International perspectives on electoral finance reform

April 13th, 2010 at 10:00 am by David Farrar

and the VUW Institute of Policy Studies have organised a public seminar on National’s proposed electoral finance reforms, and international perspectives on such reforms. The key details are:

Friday 14 May 2010
RW501 Level 5, Wellington Railway Station (West Wing)
8.40am to 12.15pm

The programme is:

8.20-8:40: Registration and coffee/tea
8:40-8:45: Welcome by Jonathan Boston
8:45-9:00: Andrew Geddis – New Zealand’s proposed new rules.
9:00-9:50: Jacob Rowbottom – What lessons does the U.K.’s experience have for New Zealand’s proposals?
9:50-10:40: Colin Feasby – What lessons does Canada’s experience have for New Zealand’s proposals?
10:40-11:00: Coffee/Tea Break
11:00-12:15: Joo-Cheong Tham and Graeme Orr – What lessons does Australia’s experience have for New Zealand’s proposals?

Please note the Symposium will be followed by a seminar by Jacob Rowbottom entitled The British General Election and the Prospects for Electoral Reform

If you wish to attend then email: law.reception@otago.ac.nz (please include the “political finance symposium” in the subject line of your email).

I’m attending and looking forward to it.

One Response to “International perspectives on electoral finance reform”

  1. Bryce Edwards (236 comments) says:

    This looks excellent. In developing and judging new political finance regulations we really need to take a very comprehensive look at international experience of varying regulation “solutions”. This was one of the big problems with Labour’s EFA – it was developed with only lip service to comparative political finance. In particular, it cherry picked bits and pieces from other systems, and it used only a very narrow range of countries – especially Canada and the UK.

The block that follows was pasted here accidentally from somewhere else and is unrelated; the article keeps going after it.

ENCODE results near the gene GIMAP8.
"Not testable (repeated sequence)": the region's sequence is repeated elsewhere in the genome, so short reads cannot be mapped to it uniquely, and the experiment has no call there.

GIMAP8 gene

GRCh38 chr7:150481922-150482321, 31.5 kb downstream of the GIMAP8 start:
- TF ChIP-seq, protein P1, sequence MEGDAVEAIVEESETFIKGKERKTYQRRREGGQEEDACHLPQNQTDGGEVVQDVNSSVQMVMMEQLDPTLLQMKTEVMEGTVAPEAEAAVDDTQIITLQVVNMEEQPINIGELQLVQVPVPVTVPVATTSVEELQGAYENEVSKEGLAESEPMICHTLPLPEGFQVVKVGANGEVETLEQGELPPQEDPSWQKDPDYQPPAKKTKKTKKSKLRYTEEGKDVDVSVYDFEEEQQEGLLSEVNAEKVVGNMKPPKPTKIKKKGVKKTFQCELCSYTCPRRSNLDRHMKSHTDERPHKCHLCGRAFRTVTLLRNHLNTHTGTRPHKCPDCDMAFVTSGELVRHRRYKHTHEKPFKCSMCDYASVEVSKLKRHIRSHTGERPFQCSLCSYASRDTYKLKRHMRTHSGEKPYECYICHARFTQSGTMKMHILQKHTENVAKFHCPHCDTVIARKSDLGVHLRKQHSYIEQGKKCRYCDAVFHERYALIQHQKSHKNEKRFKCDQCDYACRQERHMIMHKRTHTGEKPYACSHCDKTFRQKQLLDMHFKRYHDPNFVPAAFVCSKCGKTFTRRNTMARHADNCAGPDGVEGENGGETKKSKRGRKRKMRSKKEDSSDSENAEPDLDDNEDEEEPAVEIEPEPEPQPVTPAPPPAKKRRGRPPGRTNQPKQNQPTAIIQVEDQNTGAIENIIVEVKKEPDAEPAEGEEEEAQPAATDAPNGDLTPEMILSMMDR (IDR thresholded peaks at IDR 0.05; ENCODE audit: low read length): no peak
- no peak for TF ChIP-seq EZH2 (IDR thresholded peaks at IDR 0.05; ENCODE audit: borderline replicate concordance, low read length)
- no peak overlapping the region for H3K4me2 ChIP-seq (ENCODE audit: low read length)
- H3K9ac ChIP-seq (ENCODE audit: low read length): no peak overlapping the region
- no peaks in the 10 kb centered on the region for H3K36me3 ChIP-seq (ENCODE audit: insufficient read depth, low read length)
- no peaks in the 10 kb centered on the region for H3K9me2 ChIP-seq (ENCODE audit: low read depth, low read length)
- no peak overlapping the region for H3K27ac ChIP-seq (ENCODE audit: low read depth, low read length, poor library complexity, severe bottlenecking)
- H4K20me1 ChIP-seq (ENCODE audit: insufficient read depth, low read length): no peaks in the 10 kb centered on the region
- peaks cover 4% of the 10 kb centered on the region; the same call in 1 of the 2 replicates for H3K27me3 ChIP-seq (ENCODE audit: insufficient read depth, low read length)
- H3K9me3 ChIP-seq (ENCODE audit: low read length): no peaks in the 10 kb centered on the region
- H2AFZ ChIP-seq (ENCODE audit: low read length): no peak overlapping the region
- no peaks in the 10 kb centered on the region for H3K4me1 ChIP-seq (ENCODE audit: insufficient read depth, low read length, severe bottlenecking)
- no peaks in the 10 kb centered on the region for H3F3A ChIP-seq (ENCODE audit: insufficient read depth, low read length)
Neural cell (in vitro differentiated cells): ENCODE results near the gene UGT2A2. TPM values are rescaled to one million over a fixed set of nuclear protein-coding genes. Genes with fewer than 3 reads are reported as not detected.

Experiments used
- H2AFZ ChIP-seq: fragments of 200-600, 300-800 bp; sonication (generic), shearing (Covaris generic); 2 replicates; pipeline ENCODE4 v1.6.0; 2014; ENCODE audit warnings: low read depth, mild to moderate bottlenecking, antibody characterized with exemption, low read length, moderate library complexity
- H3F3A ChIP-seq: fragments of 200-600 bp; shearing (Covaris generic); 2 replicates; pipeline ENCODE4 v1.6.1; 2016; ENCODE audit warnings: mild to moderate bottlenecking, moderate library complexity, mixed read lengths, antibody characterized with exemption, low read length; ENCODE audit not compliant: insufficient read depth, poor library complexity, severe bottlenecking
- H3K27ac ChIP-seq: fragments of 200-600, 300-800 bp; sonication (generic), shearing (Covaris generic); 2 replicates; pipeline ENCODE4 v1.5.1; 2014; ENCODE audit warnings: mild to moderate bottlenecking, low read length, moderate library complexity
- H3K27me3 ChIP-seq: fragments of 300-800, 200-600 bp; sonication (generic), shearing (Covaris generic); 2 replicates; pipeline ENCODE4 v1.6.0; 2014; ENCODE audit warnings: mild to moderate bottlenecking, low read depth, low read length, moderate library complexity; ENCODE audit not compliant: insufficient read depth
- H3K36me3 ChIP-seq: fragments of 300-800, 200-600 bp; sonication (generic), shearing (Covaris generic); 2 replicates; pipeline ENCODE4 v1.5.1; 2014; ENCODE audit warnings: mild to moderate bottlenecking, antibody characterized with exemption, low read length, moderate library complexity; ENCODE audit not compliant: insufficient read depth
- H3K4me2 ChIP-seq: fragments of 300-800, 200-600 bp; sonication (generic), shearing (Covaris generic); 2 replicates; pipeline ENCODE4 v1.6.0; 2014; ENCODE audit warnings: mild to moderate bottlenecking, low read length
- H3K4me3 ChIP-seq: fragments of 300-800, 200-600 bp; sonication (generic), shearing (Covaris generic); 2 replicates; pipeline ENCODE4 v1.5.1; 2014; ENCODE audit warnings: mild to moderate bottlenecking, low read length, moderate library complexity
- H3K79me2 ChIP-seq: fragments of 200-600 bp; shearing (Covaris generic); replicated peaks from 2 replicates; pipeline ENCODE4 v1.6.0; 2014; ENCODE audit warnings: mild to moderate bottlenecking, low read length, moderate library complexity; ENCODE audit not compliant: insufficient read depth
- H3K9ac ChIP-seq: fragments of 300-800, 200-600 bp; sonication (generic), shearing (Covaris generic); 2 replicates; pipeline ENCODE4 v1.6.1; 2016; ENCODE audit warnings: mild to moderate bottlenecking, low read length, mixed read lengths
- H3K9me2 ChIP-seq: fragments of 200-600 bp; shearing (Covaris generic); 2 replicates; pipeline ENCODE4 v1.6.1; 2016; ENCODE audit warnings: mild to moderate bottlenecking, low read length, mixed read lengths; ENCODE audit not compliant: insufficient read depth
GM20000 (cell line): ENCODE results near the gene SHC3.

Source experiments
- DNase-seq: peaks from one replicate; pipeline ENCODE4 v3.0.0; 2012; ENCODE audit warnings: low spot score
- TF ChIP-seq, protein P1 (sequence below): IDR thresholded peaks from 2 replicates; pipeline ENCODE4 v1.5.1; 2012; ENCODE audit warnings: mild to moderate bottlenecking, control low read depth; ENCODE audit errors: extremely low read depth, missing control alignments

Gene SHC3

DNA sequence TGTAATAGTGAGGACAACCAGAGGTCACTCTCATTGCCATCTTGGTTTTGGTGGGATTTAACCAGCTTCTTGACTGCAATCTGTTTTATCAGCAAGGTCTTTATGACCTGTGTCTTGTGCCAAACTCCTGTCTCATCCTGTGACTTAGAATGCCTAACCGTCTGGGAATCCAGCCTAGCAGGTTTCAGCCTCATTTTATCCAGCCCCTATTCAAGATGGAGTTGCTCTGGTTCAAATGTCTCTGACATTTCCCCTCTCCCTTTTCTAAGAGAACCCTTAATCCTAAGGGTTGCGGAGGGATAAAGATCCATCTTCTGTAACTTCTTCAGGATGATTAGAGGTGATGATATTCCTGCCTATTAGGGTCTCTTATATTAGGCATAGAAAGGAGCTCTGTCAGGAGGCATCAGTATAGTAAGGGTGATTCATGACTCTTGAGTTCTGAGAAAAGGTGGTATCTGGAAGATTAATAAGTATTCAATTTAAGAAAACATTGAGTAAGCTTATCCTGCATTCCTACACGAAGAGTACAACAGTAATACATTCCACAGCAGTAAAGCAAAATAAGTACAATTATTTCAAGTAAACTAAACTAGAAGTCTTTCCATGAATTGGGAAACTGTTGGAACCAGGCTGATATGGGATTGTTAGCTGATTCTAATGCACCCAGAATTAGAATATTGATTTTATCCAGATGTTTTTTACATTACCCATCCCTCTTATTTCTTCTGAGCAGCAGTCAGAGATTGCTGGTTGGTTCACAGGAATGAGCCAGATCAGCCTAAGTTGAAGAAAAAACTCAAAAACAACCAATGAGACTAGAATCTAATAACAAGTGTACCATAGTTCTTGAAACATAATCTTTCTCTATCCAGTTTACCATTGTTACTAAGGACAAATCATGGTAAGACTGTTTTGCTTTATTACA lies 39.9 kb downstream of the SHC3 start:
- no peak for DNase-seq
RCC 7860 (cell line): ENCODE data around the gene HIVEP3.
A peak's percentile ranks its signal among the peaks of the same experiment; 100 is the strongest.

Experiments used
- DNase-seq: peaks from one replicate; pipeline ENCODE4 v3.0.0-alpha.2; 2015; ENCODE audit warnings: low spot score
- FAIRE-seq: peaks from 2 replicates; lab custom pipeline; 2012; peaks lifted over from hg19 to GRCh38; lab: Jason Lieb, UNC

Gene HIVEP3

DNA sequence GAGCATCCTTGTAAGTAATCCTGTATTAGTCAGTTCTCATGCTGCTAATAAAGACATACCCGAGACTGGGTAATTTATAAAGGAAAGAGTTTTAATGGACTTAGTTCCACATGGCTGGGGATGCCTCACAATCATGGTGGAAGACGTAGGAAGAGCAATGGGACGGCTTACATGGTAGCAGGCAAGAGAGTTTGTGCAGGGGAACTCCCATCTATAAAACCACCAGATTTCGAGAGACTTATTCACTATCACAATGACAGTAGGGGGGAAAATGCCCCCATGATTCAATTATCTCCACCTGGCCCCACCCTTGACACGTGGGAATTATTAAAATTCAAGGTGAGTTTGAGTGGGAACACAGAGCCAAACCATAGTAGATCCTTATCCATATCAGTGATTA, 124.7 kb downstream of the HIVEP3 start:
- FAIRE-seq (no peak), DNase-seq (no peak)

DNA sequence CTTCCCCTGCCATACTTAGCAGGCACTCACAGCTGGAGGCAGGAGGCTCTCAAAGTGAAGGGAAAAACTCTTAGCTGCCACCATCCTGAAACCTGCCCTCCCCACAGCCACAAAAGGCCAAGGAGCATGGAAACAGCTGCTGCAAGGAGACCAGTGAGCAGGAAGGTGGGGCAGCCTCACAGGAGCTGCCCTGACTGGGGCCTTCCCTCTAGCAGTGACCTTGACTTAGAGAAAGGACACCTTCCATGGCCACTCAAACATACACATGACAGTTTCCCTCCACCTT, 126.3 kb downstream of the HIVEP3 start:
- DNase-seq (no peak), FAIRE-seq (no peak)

Yet Simon Power’s proposed reforms – as well as this seminar – also appear to suffer from the same problem of only really looking at Australia, UK and Canada – which are really not great examples of political finance reform. Better to look to Western Europe – and Scandinavia in particular, where the PR electoral systems there do not have such highly-interventionist and heavy regulatory frameworks for dealing with private political finance. For example, there are many northern European countries that also do not put limits on campaign expenditure – such as Finland, Sweden, Norway, and Denmark – and these less regulated systems appear to work very well. Yet we still have a fixation on only studying a narrow range of countries and solutions. We are in urgent need or broadening out the political finance debate and mindset.

    Bryce

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